The Facebook and Cambridge Analytica scandal brought data privacy issues to light, but here's what many are missing.
A frog and a scorpion both need to cross a river. The scorpion offers to let the frog ride on his back as he swims to the other side. The frog is hesitant and asks the scorpion if it plans on stinging him. After several reassurances from the scorpion, the frog hops on the scorpion’s back and they make their way across the river. But just before they reach the other side, the scorpion stings the frog. When the frog asks why it just condemned them both to death by stinging him, the scorpion replies that it’s in its nature to do so.
I can’t help but draw parallels between this story and the Facebook and Cambridge Analytica data scandal that’s been rocking headlines over the past few weeks.
The shock, anger, and uproar over this egregious data misuse is all warranted, but a scorpion is going to do what a scorpion does. Facebook’s sole purpose since its inception is to entice you to hand over as much of your personal information as possible. Most people think of Facebook as a “free” service but it is not free, you pay for it by providing your information, which is of extreme value. In turn Facebook, sells this information and makes a huge profit. Blindly trusting a company with your personal information is like trusting a scorpion to carry you safely across the river.
Is your personal information safe online?
The short answer: no. If you post something–anything–online, to the cloud, or to a social- media account, it’s vulnerable to hacking, harvesting, getting leaked, or just simply being sold (in the case of companies that literally profit from the sale of your personal information). In fact, one of the latest unfortunate data harvesting trends is that bots are now sidestepping newly tightened Facebook and Instagram privacy policies to collect personal data anyway.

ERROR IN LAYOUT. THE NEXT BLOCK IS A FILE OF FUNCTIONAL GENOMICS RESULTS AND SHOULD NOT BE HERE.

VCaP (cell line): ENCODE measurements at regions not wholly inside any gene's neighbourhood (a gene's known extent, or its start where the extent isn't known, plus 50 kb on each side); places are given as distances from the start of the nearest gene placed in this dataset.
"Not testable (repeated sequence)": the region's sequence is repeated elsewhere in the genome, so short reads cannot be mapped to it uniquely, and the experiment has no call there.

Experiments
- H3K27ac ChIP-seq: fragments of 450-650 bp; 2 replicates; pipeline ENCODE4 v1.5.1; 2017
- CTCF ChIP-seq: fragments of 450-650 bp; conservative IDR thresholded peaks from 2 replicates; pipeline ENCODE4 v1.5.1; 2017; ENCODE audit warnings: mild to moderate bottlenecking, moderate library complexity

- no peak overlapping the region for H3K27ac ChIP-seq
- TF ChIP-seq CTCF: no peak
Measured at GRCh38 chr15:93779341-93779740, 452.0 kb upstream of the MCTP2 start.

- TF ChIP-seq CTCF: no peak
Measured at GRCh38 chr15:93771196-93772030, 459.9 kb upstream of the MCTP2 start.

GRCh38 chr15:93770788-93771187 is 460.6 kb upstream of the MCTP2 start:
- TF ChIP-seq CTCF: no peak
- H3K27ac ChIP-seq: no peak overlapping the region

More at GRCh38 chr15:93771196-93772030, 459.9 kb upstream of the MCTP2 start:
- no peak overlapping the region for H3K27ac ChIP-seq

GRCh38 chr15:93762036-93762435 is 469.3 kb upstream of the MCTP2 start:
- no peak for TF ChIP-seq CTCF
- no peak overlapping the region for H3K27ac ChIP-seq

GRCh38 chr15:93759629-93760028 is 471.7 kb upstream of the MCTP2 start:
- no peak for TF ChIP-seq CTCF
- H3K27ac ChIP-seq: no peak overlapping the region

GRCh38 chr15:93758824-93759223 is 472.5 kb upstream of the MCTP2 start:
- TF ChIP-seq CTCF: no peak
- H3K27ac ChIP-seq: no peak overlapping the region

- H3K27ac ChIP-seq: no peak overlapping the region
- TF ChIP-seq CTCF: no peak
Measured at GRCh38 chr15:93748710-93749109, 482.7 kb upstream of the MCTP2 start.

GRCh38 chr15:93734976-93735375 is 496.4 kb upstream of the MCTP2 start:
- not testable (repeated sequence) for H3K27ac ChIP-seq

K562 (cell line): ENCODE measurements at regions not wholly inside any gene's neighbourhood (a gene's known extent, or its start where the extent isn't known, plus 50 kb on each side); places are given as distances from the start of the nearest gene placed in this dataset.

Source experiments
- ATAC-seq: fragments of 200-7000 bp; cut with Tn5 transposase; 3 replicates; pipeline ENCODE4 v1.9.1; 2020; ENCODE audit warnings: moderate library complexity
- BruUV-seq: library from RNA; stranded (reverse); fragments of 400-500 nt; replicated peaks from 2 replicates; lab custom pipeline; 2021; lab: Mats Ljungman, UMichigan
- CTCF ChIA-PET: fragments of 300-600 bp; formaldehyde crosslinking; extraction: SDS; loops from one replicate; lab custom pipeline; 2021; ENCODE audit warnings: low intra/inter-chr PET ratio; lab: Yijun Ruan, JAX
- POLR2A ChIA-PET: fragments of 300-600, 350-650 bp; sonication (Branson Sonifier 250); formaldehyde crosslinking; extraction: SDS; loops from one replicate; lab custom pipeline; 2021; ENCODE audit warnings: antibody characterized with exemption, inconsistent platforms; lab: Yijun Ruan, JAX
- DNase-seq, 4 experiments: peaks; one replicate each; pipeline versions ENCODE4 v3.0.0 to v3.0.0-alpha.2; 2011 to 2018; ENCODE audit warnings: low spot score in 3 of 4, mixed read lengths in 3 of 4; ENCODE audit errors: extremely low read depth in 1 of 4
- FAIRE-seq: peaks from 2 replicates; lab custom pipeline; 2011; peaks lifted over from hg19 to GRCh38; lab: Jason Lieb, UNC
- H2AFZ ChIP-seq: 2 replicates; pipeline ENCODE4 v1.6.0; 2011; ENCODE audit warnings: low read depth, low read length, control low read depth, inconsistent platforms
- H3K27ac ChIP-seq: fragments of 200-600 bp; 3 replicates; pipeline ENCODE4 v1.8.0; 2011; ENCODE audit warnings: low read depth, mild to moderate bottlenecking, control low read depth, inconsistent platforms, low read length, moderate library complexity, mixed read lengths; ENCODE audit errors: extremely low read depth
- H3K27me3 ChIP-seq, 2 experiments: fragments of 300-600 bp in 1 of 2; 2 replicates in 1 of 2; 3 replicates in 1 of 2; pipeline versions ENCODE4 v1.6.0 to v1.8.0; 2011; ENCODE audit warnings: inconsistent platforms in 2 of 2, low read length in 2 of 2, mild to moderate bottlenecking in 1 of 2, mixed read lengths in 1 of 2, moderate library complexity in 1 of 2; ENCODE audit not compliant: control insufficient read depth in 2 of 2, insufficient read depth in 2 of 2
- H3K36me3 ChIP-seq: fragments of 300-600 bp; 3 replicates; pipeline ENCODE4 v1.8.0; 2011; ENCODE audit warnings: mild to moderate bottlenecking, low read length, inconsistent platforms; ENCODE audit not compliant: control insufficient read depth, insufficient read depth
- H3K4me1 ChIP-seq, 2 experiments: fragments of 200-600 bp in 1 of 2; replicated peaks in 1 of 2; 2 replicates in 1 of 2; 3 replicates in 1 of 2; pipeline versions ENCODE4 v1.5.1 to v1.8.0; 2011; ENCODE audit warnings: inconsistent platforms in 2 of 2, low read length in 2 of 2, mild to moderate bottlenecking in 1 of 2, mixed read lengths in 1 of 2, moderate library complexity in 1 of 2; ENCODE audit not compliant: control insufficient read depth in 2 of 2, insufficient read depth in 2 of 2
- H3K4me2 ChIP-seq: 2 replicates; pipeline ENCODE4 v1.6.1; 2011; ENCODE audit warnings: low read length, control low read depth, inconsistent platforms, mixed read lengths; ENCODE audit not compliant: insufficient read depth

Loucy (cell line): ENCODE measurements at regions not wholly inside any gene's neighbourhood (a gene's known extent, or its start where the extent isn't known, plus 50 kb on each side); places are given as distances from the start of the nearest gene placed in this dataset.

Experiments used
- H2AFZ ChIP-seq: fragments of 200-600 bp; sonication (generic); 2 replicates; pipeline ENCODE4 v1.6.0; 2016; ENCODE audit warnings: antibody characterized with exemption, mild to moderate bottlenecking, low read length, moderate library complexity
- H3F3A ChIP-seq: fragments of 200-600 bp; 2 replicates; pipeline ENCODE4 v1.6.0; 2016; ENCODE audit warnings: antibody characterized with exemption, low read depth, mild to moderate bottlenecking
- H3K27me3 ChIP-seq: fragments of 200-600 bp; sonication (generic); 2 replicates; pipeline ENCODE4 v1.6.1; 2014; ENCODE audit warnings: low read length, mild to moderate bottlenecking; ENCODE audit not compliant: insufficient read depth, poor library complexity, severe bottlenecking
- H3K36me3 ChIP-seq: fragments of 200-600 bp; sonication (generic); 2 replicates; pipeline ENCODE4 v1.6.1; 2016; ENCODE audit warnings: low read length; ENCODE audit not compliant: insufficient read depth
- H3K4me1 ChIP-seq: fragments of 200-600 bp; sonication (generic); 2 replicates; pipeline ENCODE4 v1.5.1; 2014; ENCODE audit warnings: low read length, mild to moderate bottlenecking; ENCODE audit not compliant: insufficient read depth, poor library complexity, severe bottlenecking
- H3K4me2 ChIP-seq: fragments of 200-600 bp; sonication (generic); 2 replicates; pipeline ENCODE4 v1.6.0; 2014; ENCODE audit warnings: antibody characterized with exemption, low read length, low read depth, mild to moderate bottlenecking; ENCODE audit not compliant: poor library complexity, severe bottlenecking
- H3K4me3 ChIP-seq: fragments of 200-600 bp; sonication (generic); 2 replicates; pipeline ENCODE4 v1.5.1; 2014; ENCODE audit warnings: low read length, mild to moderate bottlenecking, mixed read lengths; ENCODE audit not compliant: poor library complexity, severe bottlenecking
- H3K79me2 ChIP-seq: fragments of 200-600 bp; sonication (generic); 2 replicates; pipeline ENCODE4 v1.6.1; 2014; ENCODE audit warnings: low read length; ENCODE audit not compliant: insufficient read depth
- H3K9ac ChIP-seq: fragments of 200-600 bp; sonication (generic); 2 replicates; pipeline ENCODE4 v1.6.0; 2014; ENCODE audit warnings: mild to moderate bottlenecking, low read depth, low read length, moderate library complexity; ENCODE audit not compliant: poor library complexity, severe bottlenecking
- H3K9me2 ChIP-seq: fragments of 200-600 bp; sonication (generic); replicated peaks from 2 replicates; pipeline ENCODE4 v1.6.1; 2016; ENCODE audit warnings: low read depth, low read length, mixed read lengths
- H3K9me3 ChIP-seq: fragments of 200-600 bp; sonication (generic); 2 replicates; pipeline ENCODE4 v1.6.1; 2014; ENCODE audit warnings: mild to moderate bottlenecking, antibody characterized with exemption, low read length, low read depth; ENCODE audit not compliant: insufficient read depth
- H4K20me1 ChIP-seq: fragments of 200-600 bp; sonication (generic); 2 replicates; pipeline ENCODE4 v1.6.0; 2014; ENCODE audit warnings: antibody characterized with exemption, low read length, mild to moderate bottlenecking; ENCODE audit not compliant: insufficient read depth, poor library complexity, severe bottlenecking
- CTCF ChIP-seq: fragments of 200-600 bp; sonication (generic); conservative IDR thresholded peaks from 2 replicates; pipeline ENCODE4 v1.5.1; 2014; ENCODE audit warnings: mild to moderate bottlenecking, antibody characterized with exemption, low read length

Unfortunately, there’s no immediate solution here. The world is becoming more digital and our everyday lives–from social interactions to professional connections–are online now more than ever, and legislation and information security implementation are not keeping pace. In the near term, the key to safely participating in the digital world is to proceed with an abundance of caution and be on high alert.
Here are a few ways to protect your privacy at a reasonable level:
Read the privacy policies.
Whenever you do business with a company online, get to know their privacy policies. This means reading the fine print before clicking the “I Accept” button. You might be shocked at what you find in there. And if you do find anything in the terms that you do not agree with, you’ll need to weigh the need for the service versus the potential risk to your privacy.
Avoid sharing information you wouldn’t want leaked.
At this point, we all know that risqué photos posted anywhere online can and do come back to haunt people–particularly during job interviews. But beyond being smart about what you post, think twice about what you like, comment, or share on any social-media platform, blog post, or forum. The details you give out might be traced back to you or sold off to the highest bidder.
Give out the minimum amount of information.
Very often, even when buying basics at a big box store, you are asked for information. Someone at the checkout counter may ask you for your email address, for example. You can and should question any company that is asking for your personal information. Give them the least amount necessary and, if possible, give them nothing. It rarely benefits you for corporations to have more information about you and your family.
Lobby for change.
When these scandals or hacks happen, the initial uproar fades over time. But, in terms of data privacy, if we want real change to happen, legislation needs to be made and companies need to be held accountable. This requires all of us to take a proactive approach by contacting our politicians, signing petitions, and pushing for change long after the dust settles on each of these scandals.
The information we share online is vulnerable. Our technology does not guarantee that the data or information we share won’t get hacked, stolen, or leaked. While this is disconcerting, there are things you can do to protect yourself. By becoming an informed user, thinking through the information you want to share, and pushing for a change to data privacy legislation, you can avoid getting stung by the scorpions of the world.